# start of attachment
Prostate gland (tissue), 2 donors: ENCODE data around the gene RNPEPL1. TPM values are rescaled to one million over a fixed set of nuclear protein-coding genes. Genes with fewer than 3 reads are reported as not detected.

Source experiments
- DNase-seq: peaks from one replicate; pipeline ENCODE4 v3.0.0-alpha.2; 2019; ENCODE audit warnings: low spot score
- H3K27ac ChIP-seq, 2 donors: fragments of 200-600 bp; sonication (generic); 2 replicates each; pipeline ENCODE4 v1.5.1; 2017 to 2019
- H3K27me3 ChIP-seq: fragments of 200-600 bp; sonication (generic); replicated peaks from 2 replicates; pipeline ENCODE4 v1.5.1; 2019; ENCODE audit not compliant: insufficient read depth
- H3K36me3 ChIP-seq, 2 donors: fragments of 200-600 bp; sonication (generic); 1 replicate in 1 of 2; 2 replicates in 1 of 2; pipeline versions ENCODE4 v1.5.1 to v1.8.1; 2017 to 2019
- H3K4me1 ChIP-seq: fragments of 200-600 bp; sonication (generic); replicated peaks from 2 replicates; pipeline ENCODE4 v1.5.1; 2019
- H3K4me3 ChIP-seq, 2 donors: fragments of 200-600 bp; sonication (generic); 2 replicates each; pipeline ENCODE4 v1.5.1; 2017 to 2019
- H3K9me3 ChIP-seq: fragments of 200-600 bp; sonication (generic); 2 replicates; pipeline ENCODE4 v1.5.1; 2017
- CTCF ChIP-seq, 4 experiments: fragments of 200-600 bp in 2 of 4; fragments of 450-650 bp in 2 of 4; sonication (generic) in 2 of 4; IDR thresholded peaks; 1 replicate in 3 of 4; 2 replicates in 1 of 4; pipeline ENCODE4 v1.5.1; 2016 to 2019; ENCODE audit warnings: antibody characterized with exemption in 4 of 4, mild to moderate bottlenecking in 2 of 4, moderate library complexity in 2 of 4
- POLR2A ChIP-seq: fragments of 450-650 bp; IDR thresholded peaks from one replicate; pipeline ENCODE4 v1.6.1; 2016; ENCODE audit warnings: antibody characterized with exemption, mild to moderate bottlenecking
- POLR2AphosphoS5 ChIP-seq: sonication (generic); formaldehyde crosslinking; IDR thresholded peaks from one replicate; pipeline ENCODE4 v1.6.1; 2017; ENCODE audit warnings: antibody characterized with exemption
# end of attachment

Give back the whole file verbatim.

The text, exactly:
Prostate gland (tissue), 2 donors: ENCODE data around the gene RNPEPL1. TPM values are rescaled to one million over a fixed set of nuclear protein-coding genes. Genes with fewer than 3 reads are reported as not detected.

Source experiments
- DNase-seq: peaks from one replicate; pipeline ENCODE4 v3.0.0-alpha.2; 2019; ENCODE audit warnings: low spot score
- H3K27ac ChIP-seq, 2 donors: fragments of 200-600 bp; sonication (generic); 2 replicates each; pipeline ENCODE4 v1.5.1; 2017 to 2019
- H3K27me3 ChIP-seq: fragments of 200-600 bp; sonication (generic); replicated peaks from 2 replicates; pipeline ENCODE4 v1.5.1; 2019; ENCODE audit not compliant: insufficient read depth
- H3K36me3 ChIP-seq, 2 donors: fragments of 200-600 bp; sonication (generic); 1 replicate in 1 of 2; 2 replicates in 1 of 2; pipeline versions ENCODE4 v1.5.1 to v1.8.1; 2017 to 2019
- H3K4me1 ChIP-seq: fragments of 200-600 bp; sonication (generic); replicated peaks from 2 replicates; pipeline ENCODE4 v1.5.1; 2019
- H3K4me3 ChIP-seq, 2 donors: fragments of 200-600 bp; sonication (generic); 2 replicates each; pipeline ENCODE4 v1.5.1; 2017 to 2019
- H3K9me3 ChIP-seq: fragments of 200-600 bp; sonication (generic); 2 replicates; pipeline ENCODE4 v1.5.1; 2017
- CTCF ChIP-seq, 4 experiments: fragments of 200-600 bp in 2 of 4; fragments of 450-650 bp in 2 of 4; sonication (generic) in 2 of 4; IDR thresholded peaks; 1 replicate in 3 of 4; 2 replicates in 1 of 4; pipeline ENCODE4 v1.5.1; 2016 to 2019; ENCODE audit warnings: antibody characterized with exemption in 4 of 4, mild to moderate bottlenecking in 2 of 4, moderate library complexity in 2 of 4
- POLR2A ChIP-seq: fragments of 450-650 bp; IDR thresholded peaks from one replicate; pipeline ENCODE4 v1.6.1; 2016; ENCODE audit warnings: antibody characterized with exemption, mild to moderate bottlenecking
- POLR2AphosphoS5 ChIP-seq: sonication (generic); formaldehyde crosslinking; IDR thresholded peaks from one replicate; pipeline ENCODE4 v1.6.1; 2017; ENCODE audit warnings: antibody characterized with exemption